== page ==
I scheduled interviews with 5 pet owners, 3 current customers, 2 dog walkers and 1 freelance dog walker who had indicated they would do a short interview on the survey. All told, my team interviewed 19 people.


My team and I had done our research and had gained a thorough understanding of the landscape of dog walking service in Chicago as well as the joys and pain points of the various groups involved. We came together to share our learnings, organize the information, and synthesize it all to pull out the most important insights and move forward.


We created 6 personas in order to cover the types of people we had identified from our various user groups. The most important became Eliza, a persona I created for a potential customer who needed a service like Urban Leash but was wary about having strangers in her home and unsure about how walkers would handle her pitbull. She embodied the fears and goals of the majority of pet owners we had surveyed and interviewed, as well as represented an important group for Urban Leash: dog owners who want a walker but are wary of dog walking services.


My team and I brainstormed solutions for each of our personas. We wrote out what we had learned on dozens of post-its and affinity mapped them into groups to identify themes. We boiled down our huge amount of post its into just a few essentials, and organized those essentials in various ways to make sense of them. We ended up drawing heavily on a chart of pain points grouped by before service, during service and after service.

  • Eliminating customer and walker pain points
  • Capitalize on the various opportunities to build trust not currently being utilized

Feature Prioritization

When deciding who would lead out on the various aspects of our solution, I was exciting to take on the challenge of redesigning the customer-side app’s registration and booking process. Done right, this redesign would eliminate many of the customer and walker pain points as well as build trust among new users.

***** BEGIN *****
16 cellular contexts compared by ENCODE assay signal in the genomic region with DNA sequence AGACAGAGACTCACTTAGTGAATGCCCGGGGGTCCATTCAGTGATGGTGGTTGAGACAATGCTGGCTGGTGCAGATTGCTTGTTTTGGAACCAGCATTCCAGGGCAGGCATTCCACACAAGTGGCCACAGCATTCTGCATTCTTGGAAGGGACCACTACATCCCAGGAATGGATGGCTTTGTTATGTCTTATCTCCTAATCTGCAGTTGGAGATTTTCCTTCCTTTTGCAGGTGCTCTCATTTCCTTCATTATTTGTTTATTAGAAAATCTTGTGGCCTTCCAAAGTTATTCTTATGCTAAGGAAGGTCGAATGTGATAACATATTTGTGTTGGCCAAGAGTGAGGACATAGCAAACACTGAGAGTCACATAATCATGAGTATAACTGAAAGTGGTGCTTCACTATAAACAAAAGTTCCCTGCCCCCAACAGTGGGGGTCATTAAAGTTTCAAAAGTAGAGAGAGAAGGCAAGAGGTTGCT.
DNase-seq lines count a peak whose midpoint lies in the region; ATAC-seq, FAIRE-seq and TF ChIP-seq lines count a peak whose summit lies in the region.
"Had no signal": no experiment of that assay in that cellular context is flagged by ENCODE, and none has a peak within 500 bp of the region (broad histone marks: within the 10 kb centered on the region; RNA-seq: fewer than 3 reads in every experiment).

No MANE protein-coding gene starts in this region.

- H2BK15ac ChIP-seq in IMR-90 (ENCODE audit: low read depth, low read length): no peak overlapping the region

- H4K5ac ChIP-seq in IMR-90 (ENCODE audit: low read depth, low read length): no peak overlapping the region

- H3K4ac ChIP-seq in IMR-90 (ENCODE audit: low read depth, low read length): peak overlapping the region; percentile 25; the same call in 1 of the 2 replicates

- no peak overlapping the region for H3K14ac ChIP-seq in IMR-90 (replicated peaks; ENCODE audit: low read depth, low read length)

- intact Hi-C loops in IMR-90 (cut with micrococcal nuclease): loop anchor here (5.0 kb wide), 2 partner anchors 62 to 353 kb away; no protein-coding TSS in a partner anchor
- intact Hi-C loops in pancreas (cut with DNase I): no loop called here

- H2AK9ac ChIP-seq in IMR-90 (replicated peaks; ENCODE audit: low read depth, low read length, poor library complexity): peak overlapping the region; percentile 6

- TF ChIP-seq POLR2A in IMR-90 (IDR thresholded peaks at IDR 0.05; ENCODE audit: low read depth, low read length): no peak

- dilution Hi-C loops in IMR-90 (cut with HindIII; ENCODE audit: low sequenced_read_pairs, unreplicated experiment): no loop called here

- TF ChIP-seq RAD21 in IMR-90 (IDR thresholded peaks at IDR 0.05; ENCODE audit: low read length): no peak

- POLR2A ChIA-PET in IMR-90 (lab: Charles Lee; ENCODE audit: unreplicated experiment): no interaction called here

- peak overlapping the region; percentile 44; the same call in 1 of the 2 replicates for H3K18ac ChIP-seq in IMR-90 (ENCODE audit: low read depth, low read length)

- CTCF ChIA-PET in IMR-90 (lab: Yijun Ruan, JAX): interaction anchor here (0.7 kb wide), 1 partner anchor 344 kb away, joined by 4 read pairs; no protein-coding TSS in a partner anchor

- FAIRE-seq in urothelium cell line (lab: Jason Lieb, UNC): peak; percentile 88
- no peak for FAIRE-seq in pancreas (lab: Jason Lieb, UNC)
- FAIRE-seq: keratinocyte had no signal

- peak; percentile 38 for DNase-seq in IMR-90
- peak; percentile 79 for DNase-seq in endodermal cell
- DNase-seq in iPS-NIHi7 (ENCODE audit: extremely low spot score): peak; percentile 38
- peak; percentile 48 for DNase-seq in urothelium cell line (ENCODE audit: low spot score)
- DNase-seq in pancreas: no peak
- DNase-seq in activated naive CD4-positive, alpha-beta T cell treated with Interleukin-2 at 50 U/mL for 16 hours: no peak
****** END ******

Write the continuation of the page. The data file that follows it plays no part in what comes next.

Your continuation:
I began to design natively for iOS. Creating forms that were simple, intuitive, and didn’t require too many screens or clicks proved to be a difficult challenge that I enjoyed solving. The part of my brain that enjoys puzzles and writing code kicked into gear, I designed, tested, and iterated my forms until they satisfied my high standards.

Recurring Orders

The largest pain point among regular customers was booking recurring orders. When designing a form for recurring orders, I studied the way that other services handle recurring orders, as well as how calendar features on platforms such as Outlook and Google handle recurring events. Below is an annotated look at my final form design for recurring orders, which I created using research and iterated on through multiple rounds of user testing.


After three weeks, we delivered our research report, validated testing and design solutions to our very satisfied clients.


Nothing will make working in teams 100% seamless, but open communication and honest feedback goes a long way. My team and I agreed on day 1 to be honest about our working styles and any frustrations we would face in the coming weeks. Rather than pretending we would never have conflicts, we openly discussed our personal strengths and areas of growth before we started working, and doing this right off the bat rather than waiting until there was conflict helped our team immensely.

Tech | Design | Code | Feminism | Minimalism

Tech | Design | Code | Feminism | Minimalism